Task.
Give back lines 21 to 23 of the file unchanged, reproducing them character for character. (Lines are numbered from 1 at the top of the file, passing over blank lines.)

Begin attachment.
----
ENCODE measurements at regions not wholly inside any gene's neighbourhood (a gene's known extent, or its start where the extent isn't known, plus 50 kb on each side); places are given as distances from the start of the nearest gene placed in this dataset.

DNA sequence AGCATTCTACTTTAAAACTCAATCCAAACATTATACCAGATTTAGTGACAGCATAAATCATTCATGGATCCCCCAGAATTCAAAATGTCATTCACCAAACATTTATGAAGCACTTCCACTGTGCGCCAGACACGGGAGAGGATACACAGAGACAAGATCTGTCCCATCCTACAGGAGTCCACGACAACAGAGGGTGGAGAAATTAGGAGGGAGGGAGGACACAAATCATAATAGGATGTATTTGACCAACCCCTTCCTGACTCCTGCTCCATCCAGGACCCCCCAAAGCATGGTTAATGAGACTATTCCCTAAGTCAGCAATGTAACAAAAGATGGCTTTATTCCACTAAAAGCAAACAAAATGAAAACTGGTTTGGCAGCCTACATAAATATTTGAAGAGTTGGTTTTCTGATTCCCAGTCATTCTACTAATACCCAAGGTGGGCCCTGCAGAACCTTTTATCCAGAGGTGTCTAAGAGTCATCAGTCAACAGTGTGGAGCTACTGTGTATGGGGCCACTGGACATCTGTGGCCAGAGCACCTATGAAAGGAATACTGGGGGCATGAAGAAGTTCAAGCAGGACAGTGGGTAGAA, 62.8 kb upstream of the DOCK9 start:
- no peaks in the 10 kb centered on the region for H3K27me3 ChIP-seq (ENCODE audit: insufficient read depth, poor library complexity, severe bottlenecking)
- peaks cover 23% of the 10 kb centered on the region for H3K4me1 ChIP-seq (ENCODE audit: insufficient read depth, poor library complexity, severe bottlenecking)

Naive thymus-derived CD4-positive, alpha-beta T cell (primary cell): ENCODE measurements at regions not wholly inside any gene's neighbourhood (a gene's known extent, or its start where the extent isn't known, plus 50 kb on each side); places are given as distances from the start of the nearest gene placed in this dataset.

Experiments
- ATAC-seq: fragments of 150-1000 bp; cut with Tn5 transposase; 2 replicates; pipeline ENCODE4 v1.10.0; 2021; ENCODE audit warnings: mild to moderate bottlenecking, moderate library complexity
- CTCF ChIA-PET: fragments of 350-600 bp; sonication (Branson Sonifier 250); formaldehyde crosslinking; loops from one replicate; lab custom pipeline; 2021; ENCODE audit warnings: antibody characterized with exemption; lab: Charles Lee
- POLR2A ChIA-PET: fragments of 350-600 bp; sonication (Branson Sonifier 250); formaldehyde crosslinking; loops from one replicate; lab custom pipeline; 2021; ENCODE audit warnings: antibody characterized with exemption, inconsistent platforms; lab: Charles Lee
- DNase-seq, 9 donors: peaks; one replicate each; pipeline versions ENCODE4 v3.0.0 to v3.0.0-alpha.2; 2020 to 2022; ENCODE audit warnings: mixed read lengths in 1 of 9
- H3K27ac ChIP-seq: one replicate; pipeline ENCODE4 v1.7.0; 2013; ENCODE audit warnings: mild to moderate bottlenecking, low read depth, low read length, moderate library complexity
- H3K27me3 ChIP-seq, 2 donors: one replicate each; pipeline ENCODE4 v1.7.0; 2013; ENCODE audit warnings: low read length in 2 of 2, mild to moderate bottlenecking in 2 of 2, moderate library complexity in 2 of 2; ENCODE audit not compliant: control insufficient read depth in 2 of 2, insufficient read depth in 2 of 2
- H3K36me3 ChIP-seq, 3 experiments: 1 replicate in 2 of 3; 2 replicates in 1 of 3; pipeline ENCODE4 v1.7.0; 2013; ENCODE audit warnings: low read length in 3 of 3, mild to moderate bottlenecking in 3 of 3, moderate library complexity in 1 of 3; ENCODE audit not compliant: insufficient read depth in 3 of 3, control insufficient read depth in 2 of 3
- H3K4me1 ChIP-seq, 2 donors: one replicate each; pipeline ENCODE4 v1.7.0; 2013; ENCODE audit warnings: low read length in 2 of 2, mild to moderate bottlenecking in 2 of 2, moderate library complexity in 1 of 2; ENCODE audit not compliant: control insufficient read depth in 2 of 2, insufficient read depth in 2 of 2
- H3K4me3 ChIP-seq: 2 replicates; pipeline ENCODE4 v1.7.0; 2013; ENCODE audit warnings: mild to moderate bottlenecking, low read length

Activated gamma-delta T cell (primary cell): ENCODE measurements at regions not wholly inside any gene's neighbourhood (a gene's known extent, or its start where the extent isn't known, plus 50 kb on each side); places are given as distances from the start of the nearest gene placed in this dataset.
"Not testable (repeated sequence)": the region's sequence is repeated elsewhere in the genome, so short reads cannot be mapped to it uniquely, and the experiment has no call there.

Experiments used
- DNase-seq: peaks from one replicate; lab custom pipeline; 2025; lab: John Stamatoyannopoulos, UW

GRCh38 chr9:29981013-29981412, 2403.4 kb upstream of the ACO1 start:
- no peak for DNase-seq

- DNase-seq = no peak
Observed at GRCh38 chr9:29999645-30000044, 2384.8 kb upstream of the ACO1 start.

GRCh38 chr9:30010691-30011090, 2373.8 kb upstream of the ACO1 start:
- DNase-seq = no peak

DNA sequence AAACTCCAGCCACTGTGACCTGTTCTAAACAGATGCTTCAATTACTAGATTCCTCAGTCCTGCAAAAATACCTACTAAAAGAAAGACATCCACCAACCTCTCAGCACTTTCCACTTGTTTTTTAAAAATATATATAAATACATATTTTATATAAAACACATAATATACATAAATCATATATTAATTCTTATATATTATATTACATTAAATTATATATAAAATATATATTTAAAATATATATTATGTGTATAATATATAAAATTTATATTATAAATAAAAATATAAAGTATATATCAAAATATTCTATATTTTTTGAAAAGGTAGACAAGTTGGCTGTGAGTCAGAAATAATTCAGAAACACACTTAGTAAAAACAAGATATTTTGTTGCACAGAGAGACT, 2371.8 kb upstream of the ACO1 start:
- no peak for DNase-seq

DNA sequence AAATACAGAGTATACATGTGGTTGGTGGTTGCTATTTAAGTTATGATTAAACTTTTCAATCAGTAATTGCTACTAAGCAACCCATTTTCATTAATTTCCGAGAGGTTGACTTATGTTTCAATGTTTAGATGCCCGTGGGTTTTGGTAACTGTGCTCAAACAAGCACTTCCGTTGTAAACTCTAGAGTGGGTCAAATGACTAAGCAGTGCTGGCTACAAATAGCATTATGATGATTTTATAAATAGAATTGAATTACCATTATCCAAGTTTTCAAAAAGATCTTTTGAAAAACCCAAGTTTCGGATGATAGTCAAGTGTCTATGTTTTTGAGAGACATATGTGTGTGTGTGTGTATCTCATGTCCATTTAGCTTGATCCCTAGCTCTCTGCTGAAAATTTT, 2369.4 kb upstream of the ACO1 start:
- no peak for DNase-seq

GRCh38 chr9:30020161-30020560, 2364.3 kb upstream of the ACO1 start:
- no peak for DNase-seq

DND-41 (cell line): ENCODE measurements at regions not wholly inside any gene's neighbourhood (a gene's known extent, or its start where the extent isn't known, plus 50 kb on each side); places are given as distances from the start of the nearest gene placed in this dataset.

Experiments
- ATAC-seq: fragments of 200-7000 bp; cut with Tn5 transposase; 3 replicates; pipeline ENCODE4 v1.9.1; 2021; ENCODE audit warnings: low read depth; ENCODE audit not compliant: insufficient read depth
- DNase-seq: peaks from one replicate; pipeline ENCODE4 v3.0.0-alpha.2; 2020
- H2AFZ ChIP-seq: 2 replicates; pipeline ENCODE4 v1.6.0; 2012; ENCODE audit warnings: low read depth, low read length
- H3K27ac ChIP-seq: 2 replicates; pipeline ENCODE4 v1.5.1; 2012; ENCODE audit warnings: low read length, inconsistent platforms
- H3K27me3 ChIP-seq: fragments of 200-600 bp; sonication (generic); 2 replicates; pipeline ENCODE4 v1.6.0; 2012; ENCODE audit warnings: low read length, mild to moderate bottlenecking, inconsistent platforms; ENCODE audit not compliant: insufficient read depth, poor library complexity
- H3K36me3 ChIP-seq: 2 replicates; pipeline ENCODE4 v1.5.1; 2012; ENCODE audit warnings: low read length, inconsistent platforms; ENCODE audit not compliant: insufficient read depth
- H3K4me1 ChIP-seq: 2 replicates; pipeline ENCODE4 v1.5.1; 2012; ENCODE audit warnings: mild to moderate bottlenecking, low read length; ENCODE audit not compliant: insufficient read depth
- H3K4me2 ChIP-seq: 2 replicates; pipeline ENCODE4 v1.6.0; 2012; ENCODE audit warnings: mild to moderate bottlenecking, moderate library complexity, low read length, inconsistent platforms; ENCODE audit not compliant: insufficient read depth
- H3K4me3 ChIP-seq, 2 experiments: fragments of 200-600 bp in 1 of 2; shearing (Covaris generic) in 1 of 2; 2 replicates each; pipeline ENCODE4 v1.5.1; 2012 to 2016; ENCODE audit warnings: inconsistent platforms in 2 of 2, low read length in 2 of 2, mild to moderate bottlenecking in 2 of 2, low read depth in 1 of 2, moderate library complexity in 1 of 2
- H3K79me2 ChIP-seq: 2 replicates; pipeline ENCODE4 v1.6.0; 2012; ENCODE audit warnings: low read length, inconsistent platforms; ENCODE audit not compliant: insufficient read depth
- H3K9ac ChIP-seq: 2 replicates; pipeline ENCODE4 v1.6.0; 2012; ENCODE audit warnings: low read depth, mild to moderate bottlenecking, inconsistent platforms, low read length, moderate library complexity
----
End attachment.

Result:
- no peak for DNase-seq

- DNase-seq = no peak
Observed at GRCh38 chr9:29999645-30000044, 2384.8 kb upstream of the ACO1 start.